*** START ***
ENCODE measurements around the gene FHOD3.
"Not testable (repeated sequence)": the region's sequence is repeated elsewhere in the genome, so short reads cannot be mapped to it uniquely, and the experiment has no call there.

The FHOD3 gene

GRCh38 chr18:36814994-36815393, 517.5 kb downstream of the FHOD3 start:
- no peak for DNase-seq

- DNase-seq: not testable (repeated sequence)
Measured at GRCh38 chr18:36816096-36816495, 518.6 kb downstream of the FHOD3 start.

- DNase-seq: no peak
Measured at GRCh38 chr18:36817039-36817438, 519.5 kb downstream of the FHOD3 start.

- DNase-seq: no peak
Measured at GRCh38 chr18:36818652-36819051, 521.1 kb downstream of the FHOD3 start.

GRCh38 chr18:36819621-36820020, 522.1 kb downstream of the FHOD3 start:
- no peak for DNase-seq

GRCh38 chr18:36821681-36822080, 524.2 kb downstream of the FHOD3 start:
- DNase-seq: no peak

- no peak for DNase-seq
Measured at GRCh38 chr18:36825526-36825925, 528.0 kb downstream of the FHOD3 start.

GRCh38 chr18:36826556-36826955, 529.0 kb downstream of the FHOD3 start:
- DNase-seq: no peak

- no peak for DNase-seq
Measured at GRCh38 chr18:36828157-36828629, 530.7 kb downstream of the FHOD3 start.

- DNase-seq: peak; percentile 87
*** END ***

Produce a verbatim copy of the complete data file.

ENCODE measurements around the gene FHOD3.
"Not testable (repeated sequence)": the region's sequence is repeated elsewhere in the genome, so short reads cannot be mapped to it uniquely, and the experiment has no call there.

The FHOD3 gene

GRCh38 chr18:36814994-36815393, 517.5 kb downstream of the FHOD3 start:
- no peak for DNase-seq

- DNase-seq: not testable (repeated sequence)
Measured at GRCh38 chr18:36816096-36816495, 518.6 kb downstream of the FHOD3 start.

- DNase-seq: no peak
Measured at GRCh38 chr18:36817039-36817438, 519.5 kb downstream of the FHOD3 start.

- DNase-seq: no peak
Measured at GRCh38 chr18:36818652-36819051, 521.1 kb downstream of the FHOD3 start.

GRCh38 chr18:36819621-36820020, 522.1 kb downstream of the FHOD3 start:
- no peak for DNase-seq

GRCh38 chr18:36821681-36822080, 524.2 kb downstream of the FHOD3 start:
- DNase-seq: no peak

- no peak for DNase-seq
Measured at GRCh38 chr18:36825526-36825925, 528.0 kb downstream of the FHOD3 start.

GRCh38 chr18:36826556-36826955, 529.0 kb downstream of the FHOD3 start:
- DNase-seq: no peak

- no peak for DNase-seq
Measured at GRCh38 chr18:36828157-36828629, 530.7 kb downstream of the FHOD3 start.

- DNase-seq: peak; percentile 87